Column: Visiting Lexington’s historic houses


Today, we begin a visit to Lexington, Ky., stopping by the homes of two important families.

In 1797, Henry Clay moved to Lexington, where he developed a thriving law practice, once successfully defending Aaron Burr against treason charges. He established Ashland, a 672-acre plantation outside town, where, among other agricultural innovations, he bred champion thoroughbred horses. In 1806, Clay built a Federal-style house on the property, which he enlarged as his wife Lucretia bore 11 children. While residing at Ashland, Clay, a slave owner, became known as the “Great Compromiser” for his actions as a United States senator and ran three times for president, losing each time. Among those voting for him was Abraham Lincoln, whose wife Mary Todd grew up in Lexington and knew the Clays. In 1847, Lincoln and his wife visited the Todd house on their way to Washington, D.C. When Henry Clay died in 1852, his son razed Ashland’s house, replacing it with an Italianate-style house using the same foundation and floorplan as the original. In 1866, the Ashland estate became the home of the Agricultural and Mechanical College of Kentucky, the predecessor of the University of Kentucky.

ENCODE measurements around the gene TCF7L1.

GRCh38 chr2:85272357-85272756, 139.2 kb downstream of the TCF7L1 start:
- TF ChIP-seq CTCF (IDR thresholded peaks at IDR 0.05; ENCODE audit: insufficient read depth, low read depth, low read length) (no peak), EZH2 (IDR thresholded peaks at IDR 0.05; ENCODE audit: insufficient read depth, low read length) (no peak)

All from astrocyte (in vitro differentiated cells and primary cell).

The Ashland estate has been open to the public since 1950. The 18-room mansion is filled with Clay-family memorabilia. The tree-covered grounds include formal gardens and reconstructed icehouses that provided cooling water for Henry Clay’s dairy. An outbuilding features the carriage Clay used for his many trips to and from Washington. In downtown Lexington, about 2 miles from Ashland, is the 14-room Federal-style house where Mary Todd Lincoln was raised, along with her 15 siblings. The house opened to the public in 1977, the first house museum honoring a first lady. It includes period furnishings, a rare print picturing Lincoln’s assassination and information about how the Civil War divided the Todd family.


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